WASHINGTON -- Could the District of the Columbia follow the lead of New York City to restrict the sale of large-size sugary drinks? Some members of the D.C. Council are certainly open to the idea.In fact, D.C. Councilmember Mary Cheh (D-Ward 3), who spearheaded the D.C. Healthy Schools Act for public school students in the nation's capital, seems ready to pounce, according to WTOP:
"I'm very excited by that," said Cheh, who fell one vote short of passing a tax on sodas and other sugary drinks.
Cheh authored the Healthy Schools Act and says she thinks the New York City ban is a good idea she'd like to bring to the nation's capital.
"If I could get the votes, to do it I would certainly try to put that in place," Cheh tells WTOP.
"I would consider legislation to do that, I would like to see that done," she added.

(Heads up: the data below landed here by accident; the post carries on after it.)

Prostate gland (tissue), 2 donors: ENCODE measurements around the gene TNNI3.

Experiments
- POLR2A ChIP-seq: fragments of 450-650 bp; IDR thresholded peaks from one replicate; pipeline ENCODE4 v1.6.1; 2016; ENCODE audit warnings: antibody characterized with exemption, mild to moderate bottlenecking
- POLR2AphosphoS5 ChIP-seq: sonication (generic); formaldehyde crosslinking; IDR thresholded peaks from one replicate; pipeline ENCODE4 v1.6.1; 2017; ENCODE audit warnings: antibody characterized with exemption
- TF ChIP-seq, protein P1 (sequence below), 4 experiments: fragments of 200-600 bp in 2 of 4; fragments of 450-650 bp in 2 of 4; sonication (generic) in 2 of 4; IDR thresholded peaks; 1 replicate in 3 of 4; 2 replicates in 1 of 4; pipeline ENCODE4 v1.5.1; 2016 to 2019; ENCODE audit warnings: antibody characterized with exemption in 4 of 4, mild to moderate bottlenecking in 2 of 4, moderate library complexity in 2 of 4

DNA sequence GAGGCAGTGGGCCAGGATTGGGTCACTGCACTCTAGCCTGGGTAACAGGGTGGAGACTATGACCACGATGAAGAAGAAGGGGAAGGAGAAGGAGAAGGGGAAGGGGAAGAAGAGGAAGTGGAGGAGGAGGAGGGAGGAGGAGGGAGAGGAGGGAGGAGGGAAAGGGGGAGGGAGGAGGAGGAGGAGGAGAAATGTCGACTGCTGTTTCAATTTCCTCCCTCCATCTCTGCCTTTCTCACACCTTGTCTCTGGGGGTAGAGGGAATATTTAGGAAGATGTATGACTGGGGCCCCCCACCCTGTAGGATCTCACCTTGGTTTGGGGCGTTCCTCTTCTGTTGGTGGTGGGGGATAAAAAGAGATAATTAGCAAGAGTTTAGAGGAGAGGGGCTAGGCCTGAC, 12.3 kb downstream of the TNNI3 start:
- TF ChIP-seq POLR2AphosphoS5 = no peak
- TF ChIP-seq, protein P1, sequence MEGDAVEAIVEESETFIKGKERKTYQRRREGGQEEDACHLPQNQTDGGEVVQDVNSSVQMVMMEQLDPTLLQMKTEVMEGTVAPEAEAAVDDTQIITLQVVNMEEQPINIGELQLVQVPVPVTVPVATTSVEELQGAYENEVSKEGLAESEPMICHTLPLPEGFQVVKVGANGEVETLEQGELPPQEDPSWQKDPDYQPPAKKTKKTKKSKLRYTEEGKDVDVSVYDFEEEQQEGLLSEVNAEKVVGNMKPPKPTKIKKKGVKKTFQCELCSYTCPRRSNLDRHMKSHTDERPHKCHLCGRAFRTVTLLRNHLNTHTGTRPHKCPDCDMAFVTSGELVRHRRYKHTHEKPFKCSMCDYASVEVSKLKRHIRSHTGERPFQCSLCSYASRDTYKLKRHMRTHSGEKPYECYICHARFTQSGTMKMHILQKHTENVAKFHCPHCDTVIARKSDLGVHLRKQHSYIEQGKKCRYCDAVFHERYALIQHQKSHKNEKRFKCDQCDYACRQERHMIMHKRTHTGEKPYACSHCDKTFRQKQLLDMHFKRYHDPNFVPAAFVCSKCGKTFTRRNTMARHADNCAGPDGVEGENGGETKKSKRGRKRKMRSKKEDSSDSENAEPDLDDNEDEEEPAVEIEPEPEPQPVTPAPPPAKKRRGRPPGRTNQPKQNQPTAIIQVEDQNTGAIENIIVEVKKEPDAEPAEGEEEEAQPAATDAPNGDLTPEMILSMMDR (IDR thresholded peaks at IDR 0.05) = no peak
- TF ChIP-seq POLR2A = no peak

While Cheh, [Vincent] Orange [D-At-Large] and Brown [I-At-Large] are the only three elected officials to come out in support of the ban, several others say they are open to a ban including Mayor Vincent Gray.
"I think there probably are some good health reasons to support something like that," Gray said. "We'll be happy to look at it, we haven't taken a position on that one way or another."
The idea about a D.C. iteration of New York's sugary drinks rules came up during a D.C. Council candidate debate this weekend, as detailed by The Washington Post.
In September, New York City's Board of Health OK'd a ban proposed by Mayor Michael Bloomberg that restricts the sale of large-size sugary drinks like soda.
According to The Wall Street Journal, one board member, Joel Forman, said he hopes New York's ban will "spread nationally."
The sugary drinks restrictions are currently being challenged in court.